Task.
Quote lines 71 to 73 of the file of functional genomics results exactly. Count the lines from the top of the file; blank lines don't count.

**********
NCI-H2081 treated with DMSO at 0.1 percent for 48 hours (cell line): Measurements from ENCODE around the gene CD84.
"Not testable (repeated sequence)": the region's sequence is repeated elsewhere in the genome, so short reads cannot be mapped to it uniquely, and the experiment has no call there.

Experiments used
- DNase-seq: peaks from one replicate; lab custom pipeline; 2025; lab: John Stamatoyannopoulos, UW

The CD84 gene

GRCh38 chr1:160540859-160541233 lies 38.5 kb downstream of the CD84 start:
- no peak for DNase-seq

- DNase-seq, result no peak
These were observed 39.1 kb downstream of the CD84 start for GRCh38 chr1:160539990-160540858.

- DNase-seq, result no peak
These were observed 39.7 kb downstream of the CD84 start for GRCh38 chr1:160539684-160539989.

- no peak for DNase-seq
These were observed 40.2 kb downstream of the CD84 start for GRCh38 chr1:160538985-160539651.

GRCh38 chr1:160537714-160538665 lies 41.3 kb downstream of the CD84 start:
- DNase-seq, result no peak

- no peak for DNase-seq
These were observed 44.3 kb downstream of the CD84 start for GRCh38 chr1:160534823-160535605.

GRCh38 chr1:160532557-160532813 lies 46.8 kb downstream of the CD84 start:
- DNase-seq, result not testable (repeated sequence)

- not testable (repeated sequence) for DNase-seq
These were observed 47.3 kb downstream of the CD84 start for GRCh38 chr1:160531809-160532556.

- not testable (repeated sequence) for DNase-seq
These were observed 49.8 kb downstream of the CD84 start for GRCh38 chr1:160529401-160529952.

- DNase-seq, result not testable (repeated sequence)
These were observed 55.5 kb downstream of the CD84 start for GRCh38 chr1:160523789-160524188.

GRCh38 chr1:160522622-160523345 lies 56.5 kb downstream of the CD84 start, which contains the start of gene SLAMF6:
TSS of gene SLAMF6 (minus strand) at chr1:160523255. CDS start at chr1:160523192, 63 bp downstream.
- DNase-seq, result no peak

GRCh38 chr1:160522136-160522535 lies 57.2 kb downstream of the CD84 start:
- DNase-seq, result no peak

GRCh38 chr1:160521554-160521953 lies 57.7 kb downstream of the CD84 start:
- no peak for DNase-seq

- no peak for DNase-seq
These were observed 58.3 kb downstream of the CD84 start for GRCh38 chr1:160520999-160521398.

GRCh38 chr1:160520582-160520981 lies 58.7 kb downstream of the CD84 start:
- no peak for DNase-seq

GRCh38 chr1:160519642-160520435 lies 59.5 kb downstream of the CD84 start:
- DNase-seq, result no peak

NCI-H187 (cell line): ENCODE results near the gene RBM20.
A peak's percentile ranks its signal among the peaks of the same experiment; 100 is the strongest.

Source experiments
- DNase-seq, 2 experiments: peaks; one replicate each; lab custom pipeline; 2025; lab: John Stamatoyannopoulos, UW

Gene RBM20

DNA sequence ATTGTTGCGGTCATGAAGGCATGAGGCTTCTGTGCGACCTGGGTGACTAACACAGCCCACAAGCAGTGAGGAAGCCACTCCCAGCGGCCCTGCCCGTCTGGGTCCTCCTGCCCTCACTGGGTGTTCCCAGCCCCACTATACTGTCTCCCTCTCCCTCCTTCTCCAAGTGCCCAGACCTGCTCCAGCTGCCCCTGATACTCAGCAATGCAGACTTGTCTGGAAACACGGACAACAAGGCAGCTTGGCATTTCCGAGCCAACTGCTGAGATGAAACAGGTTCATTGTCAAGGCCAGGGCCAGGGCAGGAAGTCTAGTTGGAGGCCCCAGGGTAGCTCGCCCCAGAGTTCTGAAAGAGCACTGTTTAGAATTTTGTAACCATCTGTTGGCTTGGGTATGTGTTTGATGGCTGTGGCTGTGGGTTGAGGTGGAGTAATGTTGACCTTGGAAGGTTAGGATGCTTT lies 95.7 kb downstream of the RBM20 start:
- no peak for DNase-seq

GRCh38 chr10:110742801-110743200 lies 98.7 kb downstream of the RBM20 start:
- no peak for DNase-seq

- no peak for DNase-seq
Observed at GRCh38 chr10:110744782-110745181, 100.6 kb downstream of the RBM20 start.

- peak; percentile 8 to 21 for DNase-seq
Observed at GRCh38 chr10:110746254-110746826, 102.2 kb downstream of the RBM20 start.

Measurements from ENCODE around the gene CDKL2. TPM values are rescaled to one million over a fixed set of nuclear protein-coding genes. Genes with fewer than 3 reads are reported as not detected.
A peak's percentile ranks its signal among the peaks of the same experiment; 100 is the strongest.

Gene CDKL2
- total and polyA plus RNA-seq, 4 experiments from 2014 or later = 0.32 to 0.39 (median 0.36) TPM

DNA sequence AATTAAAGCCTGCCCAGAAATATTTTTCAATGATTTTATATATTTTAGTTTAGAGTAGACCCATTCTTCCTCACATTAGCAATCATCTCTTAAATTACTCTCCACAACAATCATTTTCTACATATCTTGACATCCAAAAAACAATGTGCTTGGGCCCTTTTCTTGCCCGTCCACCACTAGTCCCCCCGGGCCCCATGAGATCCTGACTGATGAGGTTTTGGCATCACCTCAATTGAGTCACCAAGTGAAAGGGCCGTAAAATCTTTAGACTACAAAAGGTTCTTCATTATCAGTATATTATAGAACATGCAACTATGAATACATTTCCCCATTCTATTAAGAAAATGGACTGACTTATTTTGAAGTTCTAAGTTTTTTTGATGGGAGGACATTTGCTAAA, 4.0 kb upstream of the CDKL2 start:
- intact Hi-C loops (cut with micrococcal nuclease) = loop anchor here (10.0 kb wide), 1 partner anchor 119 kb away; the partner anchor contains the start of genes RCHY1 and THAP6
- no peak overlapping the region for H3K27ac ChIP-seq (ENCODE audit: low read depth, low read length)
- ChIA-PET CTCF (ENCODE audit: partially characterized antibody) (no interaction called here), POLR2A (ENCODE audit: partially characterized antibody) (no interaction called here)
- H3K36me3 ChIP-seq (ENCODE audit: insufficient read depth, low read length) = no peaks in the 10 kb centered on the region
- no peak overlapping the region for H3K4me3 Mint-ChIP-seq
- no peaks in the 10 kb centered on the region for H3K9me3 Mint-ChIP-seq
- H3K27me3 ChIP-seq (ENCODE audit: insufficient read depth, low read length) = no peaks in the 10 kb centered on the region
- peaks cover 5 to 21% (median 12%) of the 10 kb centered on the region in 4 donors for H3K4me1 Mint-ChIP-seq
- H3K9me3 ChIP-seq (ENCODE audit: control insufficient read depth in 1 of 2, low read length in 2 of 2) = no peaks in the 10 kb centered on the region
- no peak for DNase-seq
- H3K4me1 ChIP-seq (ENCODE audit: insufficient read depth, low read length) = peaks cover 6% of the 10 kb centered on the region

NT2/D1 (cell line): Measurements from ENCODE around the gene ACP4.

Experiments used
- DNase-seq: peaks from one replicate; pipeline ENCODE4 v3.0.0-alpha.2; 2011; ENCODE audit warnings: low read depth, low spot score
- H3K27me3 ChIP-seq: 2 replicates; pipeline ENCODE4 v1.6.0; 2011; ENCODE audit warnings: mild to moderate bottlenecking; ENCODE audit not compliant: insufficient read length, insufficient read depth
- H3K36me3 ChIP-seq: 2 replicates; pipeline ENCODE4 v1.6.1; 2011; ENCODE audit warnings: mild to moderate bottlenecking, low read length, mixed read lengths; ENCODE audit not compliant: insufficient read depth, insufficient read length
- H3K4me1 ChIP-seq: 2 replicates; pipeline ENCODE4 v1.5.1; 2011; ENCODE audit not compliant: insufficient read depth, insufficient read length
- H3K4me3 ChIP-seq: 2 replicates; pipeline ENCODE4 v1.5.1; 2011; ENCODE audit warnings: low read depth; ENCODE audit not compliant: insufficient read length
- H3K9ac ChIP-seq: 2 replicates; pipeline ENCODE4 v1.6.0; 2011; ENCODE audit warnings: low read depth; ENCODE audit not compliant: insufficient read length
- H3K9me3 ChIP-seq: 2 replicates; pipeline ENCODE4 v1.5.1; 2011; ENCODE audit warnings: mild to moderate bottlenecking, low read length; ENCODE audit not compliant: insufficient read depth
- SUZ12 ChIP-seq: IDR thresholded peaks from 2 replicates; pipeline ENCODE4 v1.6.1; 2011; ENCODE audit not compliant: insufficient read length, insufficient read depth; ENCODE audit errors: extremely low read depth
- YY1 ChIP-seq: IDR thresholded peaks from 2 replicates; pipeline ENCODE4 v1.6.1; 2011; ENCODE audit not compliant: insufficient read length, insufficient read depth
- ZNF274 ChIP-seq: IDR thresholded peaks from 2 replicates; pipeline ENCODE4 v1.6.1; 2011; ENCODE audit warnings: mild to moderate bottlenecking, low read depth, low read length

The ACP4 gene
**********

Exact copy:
- H3K27me3 ChIP-seq: 2 replicates; pipeline ENCODE4 v1.6.0; 2011; ENCODE audit warnings: mild to moderate bottlenecking; ENCODE audit not compliant: insufficient read length, insufficient read depth
- H3K36me3 ChIP-seq: 2 replicates; pipeline ENCODE4 v1.6.1; 2011; ENCODE audit warnings: mild to moderate bottlenecking, low read length, mixed read lengths; ENCODE audit not compliant: insufficient read depth, insufficient read length
- H3K4me1 ChIP-seq: 2 replicates; pipeline ENCODE4 v1.5.1; 2011; ENCODE audit not compliant: insufficient read depth, insufficient read length